Impressions: Green Hell – Fear and Loathing in the Amazon

I remember when Early Access was first introduced on Steam back in 2013, and I picked up The Forest. At the time, it was hailed as an innovative survival game with horror elements. About a year later, I also picked up The Long Dark, which was set in the glacial Canadian hinterland, and it was equally influential in terms of advancing the survival genre. However, both of those games were extremely bare-bones at the time. It was really the earliest possible access.

I was drawn to Green Hell primarily because it seemed to follow in the footsteps of those two games. Green Hell shares with them a common design foundation as first-person survival sims focused on raw survival mechanics, but it is vastly more polished as an Early Access game. I’m excited for what it can become as Creepy Jar, a Polish studio formed by ex-Techland employees, builds upon this foundation. Note, however, that this article was written after playing a few hours of the build v0.1.5, and I can’t speak for subsequent versions. When the game leaves Early Access, I will write a proper review for it, and it will reflect that version.

Green Hell Impressions
Welcome to the jungle!

The Good

Refined Mechanics – The base survival mechanics seem already very refined and thoroughly playtested. Most of it feels fluid and solid to play. It doesn’t feel like a work in progress that can change radically after a few months. It’s obvious that Green Hell has been in development for quite a while, probably even more than a year, and the developers have taken the time to deliver a proper product rather than a prototype. The mechanics aren’t just slapped together and held with spit, there was clearly a lot of care and attention put into them. In the interest of brevity, I’ll mention just one particular example: the wound dressing mechanic. As shown below, you can inspect each one of your limbs in the game to look for wounds, and you can dress each wound separately. This is a brilliant mechanic that moves beyond the outdated health bar design, which is beneath the dignity of a true survival game.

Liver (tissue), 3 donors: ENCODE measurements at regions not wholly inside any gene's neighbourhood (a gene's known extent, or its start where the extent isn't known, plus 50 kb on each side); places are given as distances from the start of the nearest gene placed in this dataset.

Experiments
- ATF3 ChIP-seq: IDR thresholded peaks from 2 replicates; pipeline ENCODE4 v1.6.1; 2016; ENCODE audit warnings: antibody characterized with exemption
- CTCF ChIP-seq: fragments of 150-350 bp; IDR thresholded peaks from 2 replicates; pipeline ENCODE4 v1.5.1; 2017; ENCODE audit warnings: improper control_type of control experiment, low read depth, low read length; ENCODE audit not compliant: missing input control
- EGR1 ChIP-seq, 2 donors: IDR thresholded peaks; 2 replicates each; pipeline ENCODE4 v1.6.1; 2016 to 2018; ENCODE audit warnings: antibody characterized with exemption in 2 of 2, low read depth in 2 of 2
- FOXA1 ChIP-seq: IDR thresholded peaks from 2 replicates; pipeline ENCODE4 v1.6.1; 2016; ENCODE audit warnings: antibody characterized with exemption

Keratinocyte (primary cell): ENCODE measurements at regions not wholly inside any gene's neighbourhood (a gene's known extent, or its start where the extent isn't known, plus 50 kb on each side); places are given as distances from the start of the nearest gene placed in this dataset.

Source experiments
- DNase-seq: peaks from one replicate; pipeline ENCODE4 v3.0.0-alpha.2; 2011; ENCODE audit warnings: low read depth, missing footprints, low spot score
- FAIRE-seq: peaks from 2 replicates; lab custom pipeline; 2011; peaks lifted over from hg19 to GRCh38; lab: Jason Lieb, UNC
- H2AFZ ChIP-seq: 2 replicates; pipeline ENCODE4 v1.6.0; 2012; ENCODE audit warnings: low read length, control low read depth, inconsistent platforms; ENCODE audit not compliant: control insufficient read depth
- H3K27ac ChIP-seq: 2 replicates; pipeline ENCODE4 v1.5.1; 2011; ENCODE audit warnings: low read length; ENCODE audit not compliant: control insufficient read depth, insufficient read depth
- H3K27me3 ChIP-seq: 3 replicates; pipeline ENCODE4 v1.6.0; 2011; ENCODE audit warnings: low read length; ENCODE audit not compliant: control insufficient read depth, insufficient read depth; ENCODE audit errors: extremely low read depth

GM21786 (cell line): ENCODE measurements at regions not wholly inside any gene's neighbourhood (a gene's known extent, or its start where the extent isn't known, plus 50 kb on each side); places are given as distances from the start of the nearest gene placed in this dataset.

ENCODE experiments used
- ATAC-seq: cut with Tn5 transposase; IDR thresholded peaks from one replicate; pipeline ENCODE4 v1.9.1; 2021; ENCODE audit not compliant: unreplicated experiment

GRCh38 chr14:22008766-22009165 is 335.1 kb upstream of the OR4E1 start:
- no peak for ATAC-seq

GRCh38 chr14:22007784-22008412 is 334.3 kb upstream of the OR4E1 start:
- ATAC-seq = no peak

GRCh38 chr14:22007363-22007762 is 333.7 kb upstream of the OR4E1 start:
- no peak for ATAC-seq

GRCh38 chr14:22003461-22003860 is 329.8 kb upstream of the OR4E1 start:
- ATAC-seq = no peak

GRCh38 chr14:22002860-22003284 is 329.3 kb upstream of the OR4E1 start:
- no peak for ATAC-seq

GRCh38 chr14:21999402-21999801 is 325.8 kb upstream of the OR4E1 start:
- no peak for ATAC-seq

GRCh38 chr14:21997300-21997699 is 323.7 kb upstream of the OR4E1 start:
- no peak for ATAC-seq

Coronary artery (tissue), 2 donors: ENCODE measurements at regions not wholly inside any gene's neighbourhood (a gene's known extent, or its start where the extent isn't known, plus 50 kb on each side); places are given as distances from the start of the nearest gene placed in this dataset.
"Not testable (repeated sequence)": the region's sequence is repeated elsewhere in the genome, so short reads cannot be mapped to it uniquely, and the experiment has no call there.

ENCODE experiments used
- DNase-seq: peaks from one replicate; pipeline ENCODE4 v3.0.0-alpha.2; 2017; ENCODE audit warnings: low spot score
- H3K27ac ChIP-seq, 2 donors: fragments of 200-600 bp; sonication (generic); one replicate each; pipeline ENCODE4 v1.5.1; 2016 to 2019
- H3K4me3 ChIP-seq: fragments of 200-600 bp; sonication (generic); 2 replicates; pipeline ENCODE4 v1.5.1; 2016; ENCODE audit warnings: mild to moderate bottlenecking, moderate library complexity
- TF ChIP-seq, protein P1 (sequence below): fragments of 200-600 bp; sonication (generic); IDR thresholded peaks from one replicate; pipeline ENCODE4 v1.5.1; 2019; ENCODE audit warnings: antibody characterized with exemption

Green Hell Impressions
Awwie. Mommy Nature, I got a booboo!

Impressive GraphicsGreen Hell takes place in the deadly and lush Amazonian rainforest. Although I’ve never been there, I grew up surrounded by images of it as a Brazilian citizen, and Creepy Jar definitely nailed the look and ambiance. The jungle feels dense and humid, with beautifully textured foliage and vegetation. The animals look lifelike, with excellent animation. I also stumbled upon a native at one point, and the photorealism of the 3D model was quite impressive.

Green Hell Impressions
How appropriate, you fight like a cow! Wait, wrong game…

Deep Immersion – Some parts of Green Hell remind me of Far Cry 2, hailed by some as the best one in the series because of its immersive sim elements. Well, in a sense, all survival games have some elements of immersive sims, but Green Hell’s resemblance to Far Cry 2 is also due to the jungle setting. Sound design has a great role there as well in conveying that resemblance, and the ambiance is particularly immersive. Especially if you play with a good headset, and when you start to lose sanity due to poisoning or starvation, that’s when the game shines. You start to hear voices and noises, and it’s a great way to build suspense. It’s something that was very much lacking in the early versions of The Forest.